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Tamsin Rutter is senior reporter for Civil Service World and tweets as @TamsinRutter

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Mr Rees Mogg (not verified)

Submitted on 12 September, 2017 - 14:04
Errrrrrrrrrrr, maybe because BEIS's pay structure is much less than the other government departments? Save your 80k and read this.

Ridge V (not verified)

Submitted on 12 September, 2017 - 16:14
Maybe BEIS should look at advertising their jobs allowing existing civil servants to apply nationwide. Having looked at the BEIS jobs listed on the Civil Service Job website today the majority of jobs are located at London which is a shame as there are talented staff located in different areas of the country who work work for another agency or branch of BEIS..

A.N. Other (not verified)

Submitted on 13 September, 2017 - 08:07
As a mid grade civil servant, not at BEIS; it's been 10 years of a 1% pay freeze (capped at £250 for a number of those years), removal of spine points and any pay progression opportunities, forced to accept new terms and conditions on promotion which means a third less sick pay, reduction of annual leave and working additional hours. Coupled with old fashioned civil service attitidues, bully and harrassment, micro management, under resourced teams etc. Should it not be common practice for HR to conduct exit interviews, well yes it would, if HR departments hadn't been reduced to recruitment machines and all other responsibilities outsourced to a phone line employee assistance service. On the assumption and liklihood that the situation is similar at BEIS, does the tax payer (and I'm one too dont forget) really need to spend £80k on a consultant to tell you why there is such high turnover??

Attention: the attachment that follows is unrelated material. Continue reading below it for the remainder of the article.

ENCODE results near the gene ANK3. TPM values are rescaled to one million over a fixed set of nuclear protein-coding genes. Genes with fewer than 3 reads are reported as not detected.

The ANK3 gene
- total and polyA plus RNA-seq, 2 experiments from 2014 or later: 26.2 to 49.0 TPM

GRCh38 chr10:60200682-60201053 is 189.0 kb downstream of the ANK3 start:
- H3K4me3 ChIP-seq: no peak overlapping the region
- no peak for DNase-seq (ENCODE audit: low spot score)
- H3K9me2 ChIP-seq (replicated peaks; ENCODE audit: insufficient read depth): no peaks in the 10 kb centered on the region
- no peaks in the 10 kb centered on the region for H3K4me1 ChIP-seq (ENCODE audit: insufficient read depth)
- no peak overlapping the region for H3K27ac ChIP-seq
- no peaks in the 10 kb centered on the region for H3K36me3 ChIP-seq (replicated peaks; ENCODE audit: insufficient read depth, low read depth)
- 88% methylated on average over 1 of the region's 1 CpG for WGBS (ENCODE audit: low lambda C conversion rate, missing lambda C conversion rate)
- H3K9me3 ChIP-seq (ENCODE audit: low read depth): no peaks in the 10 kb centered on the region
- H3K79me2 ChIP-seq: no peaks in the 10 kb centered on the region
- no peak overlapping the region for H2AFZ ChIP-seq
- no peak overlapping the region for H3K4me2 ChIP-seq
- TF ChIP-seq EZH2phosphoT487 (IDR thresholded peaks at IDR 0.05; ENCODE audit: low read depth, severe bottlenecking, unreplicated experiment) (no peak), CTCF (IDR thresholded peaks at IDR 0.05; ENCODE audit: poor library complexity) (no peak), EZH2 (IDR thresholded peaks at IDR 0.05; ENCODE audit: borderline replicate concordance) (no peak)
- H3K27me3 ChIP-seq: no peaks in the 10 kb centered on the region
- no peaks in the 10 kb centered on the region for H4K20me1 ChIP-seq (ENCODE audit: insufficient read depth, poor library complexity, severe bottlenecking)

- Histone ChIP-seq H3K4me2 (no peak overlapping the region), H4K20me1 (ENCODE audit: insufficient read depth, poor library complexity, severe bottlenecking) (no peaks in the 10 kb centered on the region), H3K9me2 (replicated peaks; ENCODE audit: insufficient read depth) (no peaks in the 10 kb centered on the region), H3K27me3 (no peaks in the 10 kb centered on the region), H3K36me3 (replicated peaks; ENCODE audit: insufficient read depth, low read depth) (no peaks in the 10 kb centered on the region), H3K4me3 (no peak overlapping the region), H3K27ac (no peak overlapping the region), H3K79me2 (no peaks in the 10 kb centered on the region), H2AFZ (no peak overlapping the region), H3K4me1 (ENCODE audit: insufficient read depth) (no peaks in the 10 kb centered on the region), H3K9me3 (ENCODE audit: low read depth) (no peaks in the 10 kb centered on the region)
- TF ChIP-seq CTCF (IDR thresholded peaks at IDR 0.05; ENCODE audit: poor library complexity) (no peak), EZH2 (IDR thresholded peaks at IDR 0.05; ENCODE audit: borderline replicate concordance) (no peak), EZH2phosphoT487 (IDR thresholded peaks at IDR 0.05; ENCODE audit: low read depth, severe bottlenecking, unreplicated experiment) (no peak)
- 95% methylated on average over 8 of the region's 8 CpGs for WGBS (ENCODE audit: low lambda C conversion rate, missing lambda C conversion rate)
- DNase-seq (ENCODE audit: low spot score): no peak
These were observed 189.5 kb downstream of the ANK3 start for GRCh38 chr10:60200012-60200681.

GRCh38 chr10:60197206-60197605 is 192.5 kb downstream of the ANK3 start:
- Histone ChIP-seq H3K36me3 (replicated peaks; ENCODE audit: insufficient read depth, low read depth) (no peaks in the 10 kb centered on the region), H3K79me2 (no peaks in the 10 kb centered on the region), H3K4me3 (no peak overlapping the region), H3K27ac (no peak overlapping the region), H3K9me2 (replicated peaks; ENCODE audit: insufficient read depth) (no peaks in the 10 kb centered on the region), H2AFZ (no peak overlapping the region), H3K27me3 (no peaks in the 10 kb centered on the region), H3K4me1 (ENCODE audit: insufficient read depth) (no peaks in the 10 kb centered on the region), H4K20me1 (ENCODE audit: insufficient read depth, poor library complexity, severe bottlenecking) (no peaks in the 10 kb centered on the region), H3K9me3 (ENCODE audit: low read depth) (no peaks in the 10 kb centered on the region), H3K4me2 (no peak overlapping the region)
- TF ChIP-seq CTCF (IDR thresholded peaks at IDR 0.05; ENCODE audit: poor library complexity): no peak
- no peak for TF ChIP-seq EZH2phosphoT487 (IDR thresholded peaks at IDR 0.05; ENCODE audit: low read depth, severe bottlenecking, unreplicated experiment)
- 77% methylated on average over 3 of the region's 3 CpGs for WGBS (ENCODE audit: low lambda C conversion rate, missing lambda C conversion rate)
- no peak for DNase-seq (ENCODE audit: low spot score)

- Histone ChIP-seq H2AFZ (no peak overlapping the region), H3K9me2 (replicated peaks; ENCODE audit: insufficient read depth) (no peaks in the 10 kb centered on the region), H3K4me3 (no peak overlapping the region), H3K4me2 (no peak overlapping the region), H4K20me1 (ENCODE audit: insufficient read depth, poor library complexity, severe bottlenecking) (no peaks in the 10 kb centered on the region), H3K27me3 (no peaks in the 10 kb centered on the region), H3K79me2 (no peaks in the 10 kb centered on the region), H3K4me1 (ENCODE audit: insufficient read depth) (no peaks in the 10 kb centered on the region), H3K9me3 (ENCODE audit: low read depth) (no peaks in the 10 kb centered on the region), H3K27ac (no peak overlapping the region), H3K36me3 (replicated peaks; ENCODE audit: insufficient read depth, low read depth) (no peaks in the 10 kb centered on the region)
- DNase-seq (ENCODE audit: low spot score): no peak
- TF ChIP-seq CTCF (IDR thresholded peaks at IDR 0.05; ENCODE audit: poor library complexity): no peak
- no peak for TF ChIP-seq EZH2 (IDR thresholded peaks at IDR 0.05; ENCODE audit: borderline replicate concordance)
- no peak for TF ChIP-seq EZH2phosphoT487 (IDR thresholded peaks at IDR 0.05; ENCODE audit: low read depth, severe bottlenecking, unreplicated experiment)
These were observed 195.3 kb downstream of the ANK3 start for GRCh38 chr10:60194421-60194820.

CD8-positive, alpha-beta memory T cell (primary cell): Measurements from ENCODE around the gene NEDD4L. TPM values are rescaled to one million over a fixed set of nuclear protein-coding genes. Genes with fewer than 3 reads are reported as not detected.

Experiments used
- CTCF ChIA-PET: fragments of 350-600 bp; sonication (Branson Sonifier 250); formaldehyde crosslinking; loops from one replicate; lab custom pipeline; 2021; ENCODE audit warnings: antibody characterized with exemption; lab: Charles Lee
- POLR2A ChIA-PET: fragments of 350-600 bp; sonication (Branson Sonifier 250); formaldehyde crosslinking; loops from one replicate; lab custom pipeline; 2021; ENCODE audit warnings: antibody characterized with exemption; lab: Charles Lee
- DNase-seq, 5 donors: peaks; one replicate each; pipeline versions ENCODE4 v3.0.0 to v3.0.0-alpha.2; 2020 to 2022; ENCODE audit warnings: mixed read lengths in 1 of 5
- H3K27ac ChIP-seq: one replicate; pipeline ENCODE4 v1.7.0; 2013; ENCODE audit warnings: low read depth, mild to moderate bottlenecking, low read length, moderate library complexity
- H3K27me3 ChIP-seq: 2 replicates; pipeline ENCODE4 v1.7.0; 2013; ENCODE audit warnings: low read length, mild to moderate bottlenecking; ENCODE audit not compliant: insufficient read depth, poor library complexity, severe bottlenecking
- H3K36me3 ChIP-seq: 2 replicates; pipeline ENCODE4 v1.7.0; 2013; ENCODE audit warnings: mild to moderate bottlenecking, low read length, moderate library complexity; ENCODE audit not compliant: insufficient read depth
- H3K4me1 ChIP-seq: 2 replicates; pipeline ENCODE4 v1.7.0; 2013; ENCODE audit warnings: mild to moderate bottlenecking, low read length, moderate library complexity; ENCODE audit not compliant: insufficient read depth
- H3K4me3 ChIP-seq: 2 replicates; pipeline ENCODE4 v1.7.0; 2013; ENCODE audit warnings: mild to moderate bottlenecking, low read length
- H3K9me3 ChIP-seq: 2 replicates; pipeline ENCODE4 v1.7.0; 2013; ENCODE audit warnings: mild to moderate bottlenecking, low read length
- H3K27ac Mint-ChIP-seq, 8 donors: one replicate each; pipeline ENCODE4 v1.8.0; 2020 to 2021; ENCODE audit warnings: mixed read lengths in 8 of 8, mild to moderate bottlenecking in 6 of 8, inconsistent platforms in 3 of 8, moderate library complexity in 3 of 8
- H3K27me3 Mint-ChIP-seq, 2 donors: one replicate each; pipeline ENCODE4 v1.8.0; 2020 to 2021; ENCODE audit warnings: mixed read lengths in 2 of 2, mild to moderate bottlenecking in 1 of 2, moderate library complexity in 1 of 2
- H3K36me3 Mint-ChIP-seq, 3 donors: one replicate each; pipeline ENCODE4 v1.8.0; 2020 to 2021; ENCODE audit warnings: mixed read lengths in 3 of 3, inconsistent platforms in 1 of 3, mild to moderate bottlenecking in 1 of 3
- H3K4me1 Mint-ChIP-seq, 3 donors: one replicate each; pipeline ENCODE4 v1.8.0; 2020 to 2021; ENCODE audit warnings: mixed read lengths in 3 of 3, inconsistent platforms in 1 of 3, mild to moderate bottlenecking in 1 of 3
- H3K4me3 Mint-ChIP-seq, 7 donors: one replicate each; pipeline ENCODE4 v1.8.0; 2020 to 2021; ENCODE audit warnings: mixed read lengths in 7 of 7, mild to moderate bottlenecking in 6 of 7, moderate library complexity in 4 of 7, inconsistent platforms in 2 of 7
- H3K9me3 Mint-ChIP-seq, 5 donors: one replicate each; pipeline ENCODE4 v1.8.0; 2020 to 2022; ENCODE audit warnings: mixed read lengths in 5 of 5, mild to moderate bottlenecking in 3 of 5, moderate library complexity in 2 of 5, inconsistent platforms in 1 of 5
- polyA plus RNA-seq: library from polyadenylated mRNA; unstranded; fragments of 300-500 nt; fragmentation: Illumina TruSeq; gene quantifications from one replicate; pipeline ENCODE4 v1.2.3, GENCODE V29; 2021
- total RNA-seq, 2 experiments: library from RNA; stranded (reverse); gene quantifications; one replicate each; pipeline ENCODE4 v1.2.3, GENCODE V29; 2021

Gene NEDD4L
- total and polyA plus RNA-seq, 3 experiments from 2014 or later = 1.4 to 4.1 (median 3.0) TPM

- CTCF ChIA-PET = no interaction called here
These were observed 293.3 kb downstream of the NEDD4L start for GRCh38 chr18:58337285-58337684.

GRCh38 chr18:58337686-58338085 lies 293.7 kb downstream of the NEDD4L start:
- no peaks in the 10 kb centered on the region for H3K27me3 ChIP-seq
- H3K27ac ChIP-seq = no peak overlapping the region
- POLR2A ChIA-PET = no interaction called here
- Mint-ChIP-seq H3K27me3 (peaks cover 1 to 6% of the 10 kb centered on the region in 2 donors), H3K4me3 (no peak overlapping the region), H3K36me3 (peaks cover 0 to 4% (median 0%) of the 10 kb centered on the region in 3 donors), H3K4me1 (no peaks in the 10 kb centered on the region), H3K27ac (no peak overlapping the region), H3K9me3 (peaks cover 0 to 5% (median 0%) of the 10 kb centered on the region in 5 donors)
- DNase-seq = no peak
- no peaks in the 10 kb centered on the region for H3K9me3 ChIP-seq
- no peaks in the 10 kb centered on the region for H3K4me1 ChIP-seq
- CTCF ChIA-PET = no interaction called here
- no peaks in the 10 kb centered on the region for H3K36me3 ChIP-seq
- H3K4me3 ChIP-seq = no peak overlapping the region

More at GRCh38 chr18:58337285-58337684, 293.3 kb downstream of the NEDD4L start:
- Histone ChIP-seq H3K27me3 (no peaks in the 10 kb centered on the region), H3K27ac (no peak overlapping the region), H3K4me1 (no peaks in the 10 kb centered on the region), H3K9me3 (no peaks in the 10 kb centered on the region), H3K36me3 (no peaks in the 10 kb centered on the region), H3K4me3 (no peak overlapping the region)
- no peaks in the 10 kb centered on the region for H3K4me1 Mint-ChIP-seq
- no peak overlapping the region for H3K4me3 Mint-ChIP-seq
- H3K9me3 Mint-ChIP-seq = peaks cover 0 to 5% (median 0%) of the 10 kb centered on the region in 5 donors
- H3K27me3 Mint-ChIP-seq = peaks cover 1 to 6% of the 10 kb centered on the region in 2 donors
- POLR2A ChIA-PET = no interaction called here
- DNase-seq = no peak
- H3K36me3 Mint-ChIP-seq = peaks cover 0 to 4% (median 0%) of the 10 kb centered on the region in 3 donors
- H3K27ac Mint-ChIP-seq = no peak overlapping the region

Anonymous (not verified)

Submitted on 13 September, 2017 - 09:21
Makes this look a little careless

Anonymous (not verified)

Submitted on 13 September, 2017 - 12:41
I left because I didn't like the culture. I was part of the organisation when it was DTI, then I joined Energy and Climate Change (DECC). In my view the senior management in DECC across 2014- 16 created a pretty rubbish environment that I was not proud to be part of. Most of that senior team moved into BEIS and I decided it was time to find a happier place to work. Nearly everyone in my team of about 20 people had similar feelings and many have left as a consequence. Those that haven't left feel trapped and are not happy in the organisation. Pay is of course an issue but I accepted that, and have stayed within central government - just not BEIS.

Abdul Zx (not verified)

Submitted on 13 September, 2017 - 14:18
Its not rocket science. Awful rates of pay, lack of transparency, schemes like BIS 2020 introduced, then swept under the carpet with no admission of fault, Senior leaders like Gareth Davies giving contracts to his pals in private sector consultancies.


Submitted on 21 October, 2018 - 17:45
There is also an awful culture around reasonable adjustments. The rules governing them are, from my point of view, very fair, openminded, and supportive, but in my time there I've never seen those rules followed, and have seen several colleagues whom I know to have "hidden disabilities" leave the room quickly while looking like they might burst into tears.